What Readers Look For In A First Chapter

Posted: December 26, 2019 in Uncategorized
Good Writing makes books come alive

My first writing instructor taught us how to begin a book and this lesson has been instrumental in my technique as a writer. I don’t know how many times I’ve referred this First Chapter outline/checklist to budding writers who can’t seem to get traction in their career.

I doubt readers need to rely on this knowledge because they usually go by what they like. However, I’ll bet they would agree with most of the following points I’ve laid out here. Or maybe it would be enlightening to understand what hooks them in a story.

So, I’m going to pass the baton to Dee Lopez, who taught Novel Writing for many years at Mt. Hood Community College in Portland, Oregon. It it weren’t for her, I’d still be writing goofy but humorous short stories.

After putting up with me for a term, she pulled me aside and said, “Don’t you think it’s about time you tried writing a novel?” And for that, Dee, you deserve my everlasting thanks.


Object: So the reader will continue reading.

1. Start at point of impact for the main character.

2. By dialogue, action, or appropriate setting, grab the reader’s attention in the first paragraph.

3. Establish the type of novel–comedy, mystery, romance, etc.

4. Establish time period.

5. Establish setting–location, terrain, time of day, etc.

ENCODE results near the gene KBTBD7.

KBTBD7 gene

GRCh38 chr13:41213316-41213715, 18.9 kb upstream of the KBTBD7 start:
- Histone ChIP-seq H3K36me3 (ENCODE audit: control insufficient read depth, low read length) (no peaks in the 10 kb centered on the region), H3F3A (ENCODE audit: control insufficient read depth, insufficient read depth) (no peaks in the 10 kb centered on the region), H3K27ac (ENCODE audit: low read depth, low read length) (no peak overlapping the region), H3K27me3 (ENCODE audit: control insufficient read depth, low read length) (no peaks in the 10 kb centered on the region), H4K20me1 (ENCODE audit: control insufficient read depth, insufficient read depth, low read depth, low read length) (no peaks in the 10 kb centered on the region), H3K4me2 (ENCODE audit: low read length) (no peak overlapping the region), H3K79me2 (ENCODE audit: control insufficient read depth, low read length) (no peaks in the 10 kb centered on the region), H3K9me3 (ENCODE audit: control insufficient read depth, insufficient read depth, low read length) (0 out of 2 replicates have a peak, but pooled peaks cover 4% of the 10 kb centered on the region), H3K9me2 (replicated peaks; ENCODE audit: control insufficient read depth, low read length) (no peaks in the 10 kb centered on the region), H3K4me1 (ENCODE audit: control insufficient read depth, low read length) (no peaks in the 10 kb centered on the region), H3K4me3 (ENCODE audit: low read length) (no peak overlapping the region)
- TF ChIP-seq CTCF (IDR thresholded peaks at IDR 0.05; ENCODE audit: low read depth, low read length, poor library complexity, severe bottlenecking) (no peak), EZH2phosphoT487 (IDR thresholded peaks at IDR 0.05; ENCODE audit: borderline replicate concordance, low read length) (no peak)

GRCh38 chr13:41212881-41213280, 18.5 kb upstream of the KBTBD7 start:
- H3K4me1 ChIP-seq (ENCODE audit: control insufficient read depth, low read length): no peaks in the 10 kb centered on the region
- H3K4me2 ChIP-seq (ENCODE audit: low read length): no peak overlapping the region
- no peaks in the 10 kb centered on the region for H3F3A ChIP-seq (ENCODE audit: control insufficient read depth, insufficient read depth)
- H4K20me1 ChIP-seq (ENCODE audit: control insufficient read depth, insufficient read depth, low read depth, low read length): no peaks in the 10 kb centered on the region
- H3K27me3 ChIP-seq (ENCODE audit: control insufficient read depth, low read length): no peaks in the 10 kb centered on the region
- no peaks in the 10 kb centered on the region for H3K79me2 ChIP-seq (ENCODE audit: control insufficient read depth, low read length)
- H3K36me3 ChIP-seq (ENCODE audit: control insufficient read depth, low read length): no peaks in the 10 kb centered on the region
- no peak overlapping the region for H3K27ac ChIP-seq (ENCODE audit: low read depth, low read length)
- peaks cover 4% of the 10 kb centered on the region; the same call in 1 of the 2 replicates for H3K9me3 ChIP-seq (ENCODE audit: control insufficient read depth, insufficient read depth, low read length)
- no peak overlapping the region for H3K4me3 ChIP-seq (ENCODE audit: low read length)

6. Establish point of view. (Do we quickly get into one POV?)

7. Set the mood (tone)–mysterious, romantic, etc.

8. Introduce the protagonist with essential information–sex, age, basic physical description, background, and the situation he finds himself in at the beginning of the book.

9. Introduce one or more secondary characters, as appropriate.

10. Strive for fresh, exciting writing!

General Comments:

1. Keep in mind the theme (moral, premise) of your story.

2. Don’t forget the important rule of “writing from the senses” (visual, hearing, smell, taste, touch, feel and feeling). Rule of thumb–one appeal to senses per page.

3. A novel must be logical and credible within its own context.

4. Creation of mood is important. (It’s not fair to fool Mother Nature–or the reader. Don’t let him think it’s a mystery, when in reality, it is a historical romance.)

5. Emotional hook is important, i.e., “I just couldn’t put your book down once I started it.”

6. After each chapter, ask: 1. Does it have clarity? 2. Does it say what I intended it to say?

These are basic tenants, but a good checklist to follow if you feel you aren’t getting the response from readers you expect. It may also help readers understand what’s missing from the book they are reading and assist them in writing reviews.

Authors, Keep Writing and Readers, Please keep Reading.

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